Summary: Don’t let the drive for security and significance cause you to create a more manageable God.
Aren’t you glad we live in an age of user-friendly technology? You could go to Wal-Mart right after this service, purchase a relatively inexpensive laptop computer, plug it in, fire it up and with no previous experience understand how to use it in no time. Computer companies intentionally make their product so user-friendly that a chimp pushing buttons could almost operate one. They’re getting easier and easier to use because the companies want to sell to more and more people.
How different this is from the early days of computer technology. When I was in high school back in the 1980s we had computer programming classes. You’d accomplished something fantastic if you could program one of those machines to play Pong. I never took a computer class back then because I thought they were too complicated and I’d never need to use one. A friend of my, who attended computer classes in college back in the 80s, told me of the stacks and stacks of programming cards he carried to class each day.
The user-friendly computers of today are fast, easy, and cheap. This works for the consumer because the product gets better and better for a lower price. The companies make them this way, not because they love us, but because they need us to by their merchandise. It is our mutual need that spurs companies to create user-friendly technology and us to consistently buy the newer models they offer.
What works great for the economy, though, is devastating when we try to use the same approach toward God. If we begin thinking that God needs us in any way we human beings have a tendency to reshape Him into a user-friendly God who we can manipulate. I’ve heard people say that God created human beings because He was lonely and needed companionship. That’s nonsense. God has always existed in community: Father, Son, and Holy Spirit. If you start with the idea that God needs our companionship, you’ve got a God who’s a suck up to get a relationship. He pleads with us to come to Him and will overlook all offenses just to be with us. The idea of God’s gracious, undeserved invitation to relationship goes out the window. Some people think that God needs us do evangelism. Nonsense! He generously allows us to be a part of His saving work, but He doesn’t need us. Paul’s conversion through a vision of Christ is proof that He doesn’t need us. If we erroneously think He needs us to reach people for Christ, we’ll conclude that He’s obligated to empower and bless our efforts no matter how half-hearted or ridiculous.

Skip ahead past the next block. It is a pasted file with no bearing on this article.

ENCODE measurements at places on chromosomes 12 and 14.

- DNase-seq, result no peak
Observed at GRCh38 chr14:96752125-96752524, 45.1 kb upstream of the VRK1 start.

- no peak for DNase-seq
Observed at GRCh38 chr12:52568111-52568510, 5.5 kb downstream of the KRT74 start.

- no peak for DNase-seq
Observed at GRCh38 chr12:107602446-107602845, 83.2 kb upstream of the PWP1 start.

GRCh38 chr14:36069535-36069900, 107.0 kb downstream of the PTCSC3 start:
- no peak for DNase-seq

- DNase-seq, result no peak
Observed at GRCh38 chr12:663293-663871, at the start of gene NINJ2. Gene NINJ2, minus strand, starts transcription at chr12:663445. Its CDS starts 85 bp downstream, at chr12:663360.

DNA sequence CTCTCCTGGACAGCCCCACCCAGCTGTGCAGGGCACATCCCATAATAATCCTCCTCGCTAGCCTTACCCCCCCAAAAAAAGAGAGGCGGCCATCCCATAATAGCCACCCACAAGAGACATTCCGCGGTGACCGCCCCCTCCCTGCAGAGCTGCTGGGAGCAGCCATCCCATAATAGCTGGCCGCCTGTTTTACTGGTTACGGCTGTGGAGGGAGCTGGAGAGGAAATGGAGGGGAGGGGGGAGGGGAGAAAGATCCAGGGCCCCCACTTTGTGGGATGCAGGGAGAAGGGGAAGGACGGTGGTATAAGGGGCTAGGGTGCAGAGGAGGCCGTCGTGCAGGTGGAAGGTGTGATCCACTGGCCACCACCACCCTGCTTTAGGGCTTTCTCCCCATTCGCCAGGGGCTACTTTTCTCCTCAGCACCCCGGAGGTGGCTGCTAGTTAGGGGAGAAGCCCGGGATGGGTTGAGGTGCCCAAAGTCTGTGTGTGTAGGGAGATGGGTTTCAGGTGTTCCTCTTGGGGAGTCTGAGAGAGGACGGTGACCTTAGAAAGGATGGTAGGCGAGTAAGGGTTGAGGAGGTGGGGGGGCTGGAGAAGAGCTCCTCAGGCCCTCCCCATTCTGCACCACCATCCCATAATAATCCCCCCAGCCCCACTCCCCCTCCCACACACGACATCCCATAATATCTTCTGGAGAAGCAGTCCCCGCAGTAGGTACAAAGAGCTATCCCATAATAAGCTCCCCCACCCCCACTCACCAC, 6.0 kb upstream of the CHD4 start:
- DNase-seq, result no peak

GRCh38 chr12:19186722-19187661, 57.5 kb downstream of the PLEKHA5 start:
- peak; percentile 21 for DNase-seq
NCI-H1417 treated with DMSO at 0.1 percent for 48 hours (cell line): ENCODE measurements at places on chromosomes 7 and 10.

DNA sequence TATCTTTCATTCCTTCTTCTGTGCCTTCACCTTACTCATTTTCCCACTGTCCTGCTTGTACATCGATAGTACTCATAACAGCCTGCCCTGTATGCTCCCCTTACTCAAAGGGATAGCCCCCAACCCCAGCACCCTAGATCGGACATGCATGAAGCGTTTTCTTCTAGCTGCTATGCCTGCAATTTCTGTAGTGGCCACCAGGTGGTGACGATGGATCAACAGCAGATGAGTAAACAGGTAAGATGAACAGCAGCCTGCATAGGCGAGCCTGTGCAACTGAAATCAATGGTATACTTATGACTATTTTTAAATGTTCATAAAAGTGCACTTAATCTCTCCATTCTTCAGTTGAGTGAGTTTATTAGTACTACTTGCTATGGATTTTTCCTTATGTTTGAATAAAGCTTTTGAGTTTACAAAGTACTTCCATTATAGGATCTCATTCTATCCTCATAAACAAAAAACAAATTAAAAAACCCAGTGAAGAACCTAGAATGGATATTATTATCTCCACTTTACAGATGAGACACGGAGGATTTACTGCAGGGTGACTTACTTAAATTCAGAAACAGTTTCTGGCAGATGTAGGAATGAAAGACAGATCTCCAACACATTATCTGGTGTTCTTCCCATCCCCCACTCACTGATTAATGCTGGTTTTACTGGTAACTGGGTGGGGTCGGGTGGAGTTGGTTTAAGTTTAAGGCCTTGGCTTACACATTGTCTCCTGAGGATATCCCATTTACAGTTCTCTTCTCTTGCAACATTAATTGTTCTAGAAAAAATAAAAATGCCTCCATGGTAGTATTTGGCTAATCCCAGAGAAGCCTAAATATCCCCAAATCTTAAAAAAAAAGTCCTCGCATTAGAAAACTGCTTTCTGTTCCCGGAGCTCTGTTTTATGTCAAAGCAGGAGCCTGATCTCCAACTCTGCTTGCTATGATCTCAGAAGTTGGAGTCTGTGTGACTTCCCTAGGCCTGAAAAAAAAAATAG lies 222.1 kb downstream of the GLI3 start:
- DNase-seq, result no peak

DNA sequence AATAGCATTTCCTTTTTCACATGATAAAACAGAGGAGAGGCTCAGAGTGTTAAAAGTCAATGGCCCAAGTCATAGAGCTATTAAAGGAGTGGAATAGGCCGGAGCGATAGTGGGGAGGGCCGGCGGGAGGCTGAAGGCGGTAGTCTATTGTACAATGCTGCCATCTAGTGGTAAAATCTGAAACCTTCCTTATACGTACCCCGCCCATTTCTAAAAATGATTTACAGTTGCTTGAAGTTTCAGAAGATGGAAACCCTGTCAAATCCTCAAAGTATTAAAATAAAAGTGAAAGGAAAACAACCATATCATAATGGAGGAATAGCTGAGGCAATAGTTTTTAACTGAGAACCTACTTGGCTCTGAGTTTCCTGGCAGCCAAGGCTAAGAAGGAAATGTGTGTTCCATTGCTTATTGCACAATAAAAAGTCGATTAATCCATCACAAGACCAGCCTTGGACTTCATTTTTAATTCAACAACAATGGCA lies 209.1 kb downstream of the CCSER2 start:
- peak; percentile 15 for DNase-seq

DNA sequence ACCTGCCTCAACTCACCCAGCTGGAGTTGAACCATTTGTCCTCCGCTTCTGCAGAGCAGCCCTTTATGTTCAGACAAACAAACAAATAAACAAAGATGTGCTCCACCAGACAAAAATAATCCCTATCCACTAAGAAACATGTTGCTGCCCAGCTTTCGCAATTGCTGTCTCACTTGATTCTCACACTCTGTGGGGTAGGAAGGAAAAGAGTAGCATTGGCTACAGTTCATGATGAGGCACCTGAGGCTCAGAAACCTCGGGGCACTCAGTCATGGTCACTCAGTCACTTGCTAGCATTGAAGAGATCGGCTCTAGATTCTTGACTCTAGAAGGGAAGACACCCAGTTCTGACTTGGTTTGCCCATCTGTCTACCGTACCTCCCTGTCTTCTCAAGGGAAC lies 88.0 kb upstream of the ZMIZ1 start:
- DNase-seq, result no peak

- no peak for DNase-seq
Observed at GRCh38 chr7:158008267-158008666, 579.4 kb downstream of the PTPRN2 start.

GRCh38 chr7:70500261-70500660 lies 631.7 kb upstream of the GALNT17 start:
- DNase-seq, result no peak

If God needs us for anything, it opens the door that He can be manipulated by us. He’s not user-friendly, though we have a tendency to make Him so.
That’s really what happened at the Tower of Babel. The flood wiped away the Garden of Eden and God no longer walked among men. The natural conclusion was: “If He’s not down here, He must be up there somewhere.” The tower, according to the description in Genesis, was a ziggurat. It was a stairway between heaven and earth. It served no other purpose than to allow God to descend from heaven so that He could receive the offerings of the people in the temple below and bless them for it.
Why did the people build this structure and the accompanying city in the first place? In their own words it was …
“…so that we may make a name for ourselves for ourselves and not be scattered over the face of the whole earth.” Genesis 11:5 (NIV)
There was nothing inherently sinful about their desire. They wanted the same things that we do: a life of significance and security. To make a name for yourself means that you contributed something lasting to the world, something that made an impact. We all have this drive. They also did not want to scatter because their was safety in numbers. Their togetherness made life easier and much less risky. There’s nothing wrong with these two desires. The problem was that they let the drive for security and significance cause them to create a more manageable God.
They wanted God’s blessing because life was and is tough. They also wanted His presence because life is meaningless without His stamp of approval. But by building the tower they were attempting to manipulate God to come down to them. God came down, not to do their bidding, but to rock their world. If you honestly believe you can manipulate God, you’ve convinced yourself that He needs something from you. If you believe that God has needs, you’ve reduced Him. You’ve made Him smaller. If God has become user-friendly He’s no longer really God.
What you may have been taught in Sunday school is wrong. The builders of the Tower of Babel were not trying to ascend into heaven themselves. They were attempting to manipulate God into coming down and blessing them. In so doing they lost a proper understanding of who God really is. Think of it this way: before the flood humanity corrupted itself; after the flood humanity corrupted God or at least their understanding of God. The Tower of Babel is the first recorded instance of paganism. Paganism occurs when God has been reduced to a more manageable, user-friendly form.